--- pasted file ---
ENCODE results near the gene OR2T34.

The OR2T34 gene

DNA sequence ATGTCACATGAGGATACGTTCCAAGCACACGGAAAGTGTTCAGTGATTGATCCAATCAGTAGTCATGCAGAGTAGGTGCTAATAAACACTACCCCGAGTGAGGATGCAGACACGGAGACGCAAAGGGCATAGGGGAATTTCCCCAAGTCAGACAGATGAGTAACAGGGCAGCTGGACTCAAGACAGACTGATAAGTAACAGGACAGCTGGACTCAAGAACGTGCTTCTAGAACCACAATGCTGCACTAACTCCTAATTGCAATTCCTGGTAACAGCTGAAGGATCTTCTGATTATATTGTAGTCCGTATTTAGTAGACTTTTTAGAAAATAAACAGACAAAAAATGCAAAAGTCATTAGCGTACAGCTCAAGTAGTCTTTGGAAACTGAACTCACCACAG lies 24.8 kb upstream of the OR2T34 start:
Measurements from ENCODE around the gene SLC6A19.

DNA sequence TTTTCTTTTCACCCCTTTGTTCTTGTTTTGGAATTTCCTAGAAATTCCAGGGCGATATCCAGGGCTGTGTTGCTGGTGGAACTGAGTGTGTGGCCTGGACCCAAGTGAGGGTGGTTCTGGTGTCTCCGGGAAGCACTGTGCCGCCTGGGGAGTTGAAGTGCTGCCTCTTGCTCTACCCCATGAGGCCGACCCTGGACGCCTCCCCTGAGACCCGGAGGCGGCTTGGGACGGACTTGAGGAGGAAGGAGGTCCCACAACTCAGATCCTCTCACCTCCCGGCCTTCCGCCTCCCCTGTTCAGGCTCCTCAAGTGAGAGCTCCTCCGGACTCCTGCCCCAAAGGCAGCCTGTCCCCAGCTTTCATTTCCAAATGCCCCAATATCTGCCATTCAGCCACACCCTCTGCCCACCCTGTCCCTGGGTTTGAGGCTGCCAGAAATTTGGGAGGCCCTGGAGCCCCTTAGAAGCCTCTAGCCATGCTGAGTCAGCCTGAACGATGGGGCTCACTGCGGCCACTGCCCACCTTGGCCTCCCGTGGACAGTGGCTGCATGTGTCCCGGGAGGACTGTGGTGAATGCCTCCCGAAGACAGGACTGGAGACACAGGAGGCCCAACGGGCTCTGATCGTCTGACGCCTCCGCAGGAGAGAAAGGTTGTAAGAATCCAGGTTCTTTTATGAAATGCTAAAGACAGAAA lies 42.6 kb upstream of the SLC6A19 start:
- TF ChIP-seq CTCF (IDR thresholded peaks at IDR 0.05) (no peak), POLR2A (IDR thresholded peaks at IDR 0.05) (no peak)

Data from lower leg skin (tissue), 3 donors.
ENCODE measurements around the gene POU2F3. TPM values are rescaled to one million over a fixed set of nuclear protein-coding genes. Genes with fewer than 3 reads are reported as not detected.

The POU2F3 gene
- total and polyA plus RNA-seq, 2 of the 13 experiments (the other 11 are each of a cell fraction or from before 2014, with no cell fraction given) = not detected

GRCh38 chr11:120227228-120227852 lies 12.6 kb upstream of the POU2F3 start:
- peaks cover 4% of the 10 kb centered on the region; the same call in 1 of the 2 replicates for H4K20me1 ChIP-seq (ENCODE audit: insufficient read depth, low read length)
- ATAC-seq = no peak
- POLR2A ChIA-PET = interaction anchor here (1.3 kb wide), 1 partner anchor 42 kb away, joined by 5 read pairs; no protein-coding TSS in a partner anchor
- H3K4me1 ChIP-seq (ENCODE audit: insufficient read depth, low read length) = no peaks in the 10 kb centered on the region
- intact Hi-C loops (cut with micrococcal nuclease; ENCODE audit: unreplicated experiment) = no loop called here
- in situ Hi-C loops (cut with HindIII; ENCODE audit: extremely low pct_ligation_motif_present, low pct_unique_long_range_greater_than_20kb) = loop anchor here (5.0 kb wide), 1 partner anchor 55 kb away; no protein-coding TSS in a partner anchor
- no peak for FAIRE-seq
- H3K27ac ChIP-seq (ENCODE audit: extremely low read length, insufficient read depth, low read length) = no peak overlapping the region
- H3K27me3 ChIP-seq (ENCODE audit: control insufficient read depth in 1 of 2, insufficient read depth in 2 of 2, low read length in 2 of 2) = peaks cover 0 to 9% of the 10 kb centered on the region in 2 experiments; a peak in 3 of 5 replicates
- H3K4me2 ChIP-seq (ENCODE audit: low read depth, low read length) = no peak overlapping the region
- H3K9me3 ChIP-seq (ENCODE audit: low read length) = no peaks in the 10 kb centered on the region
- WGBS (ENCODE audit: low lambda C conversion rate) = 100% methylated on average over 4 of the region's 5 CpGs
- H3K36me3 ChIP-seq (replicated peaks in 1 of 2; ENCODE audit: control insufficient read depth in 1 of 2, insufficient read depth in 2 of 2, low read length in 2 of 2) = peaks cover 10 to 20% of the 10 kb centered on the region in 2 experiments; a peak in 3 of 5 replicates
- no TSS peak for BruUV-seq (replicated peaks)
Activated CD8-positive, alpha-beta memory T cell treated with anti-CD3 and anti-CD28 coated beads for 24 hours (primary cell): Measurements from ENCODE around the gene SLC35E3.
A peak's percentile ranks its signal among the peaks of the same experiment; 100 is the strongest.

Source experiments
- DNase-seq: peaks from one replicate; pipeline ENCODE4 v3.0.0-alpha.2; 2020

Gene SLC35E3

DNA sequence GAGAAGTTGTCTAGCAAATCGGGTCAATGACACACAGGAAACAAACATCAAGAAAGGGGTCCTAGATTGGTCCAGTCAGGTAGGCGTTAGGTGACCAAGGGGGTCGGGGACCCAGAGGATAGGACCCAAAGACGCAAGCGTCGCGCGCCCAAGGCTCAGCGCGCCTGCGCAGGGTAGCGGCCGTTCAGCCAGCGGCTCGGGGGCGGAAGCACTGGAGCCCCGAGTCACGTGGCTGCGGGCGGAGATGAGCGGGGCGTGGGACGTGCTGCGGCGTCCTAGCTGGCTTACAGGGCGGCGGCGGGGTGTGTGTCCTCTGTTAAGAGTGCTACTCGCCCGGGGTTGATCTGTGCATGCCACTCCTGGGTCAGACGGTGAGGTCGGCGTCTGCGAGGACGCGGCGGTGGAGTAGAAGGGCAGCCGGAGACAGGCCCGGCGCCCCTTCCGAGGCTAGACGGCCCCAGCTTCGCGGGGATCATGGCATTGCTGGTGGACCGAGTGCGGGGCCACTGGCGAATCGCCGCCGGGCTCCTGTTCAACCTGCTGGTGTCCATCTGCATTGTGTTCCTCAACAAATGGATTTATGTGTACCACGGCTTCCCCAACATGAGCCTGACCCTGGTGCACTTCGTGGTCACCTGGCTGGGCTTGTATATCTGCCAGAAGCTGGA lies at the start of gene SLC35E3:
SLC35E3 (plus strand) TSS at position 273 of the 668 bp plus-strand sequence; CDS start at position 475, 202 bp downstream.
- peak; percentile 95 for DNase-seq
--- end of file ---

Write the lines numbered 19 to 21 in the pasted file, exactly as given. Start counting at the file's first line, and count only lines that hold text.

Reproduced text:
- H3K27ac ChIP-seq (ENCODE audit: extremely low read length, insufficient read depth, low read length) = no peak overlapping the region
- H3K27me3 ChIP-seq (ENCODE audit: control insufficient read depth in 1 of 2, insufficient read depth in 2 of 2, low read length in 2 of 2) = peaks cover 0 to 9% of the 10 kb centered on the region in 2 experiments; a peak in 3 of 5 replicates
- H3K4me2 ChIP-seq (ENCODE audit: low read depth, low read length) = no peak overlapping the region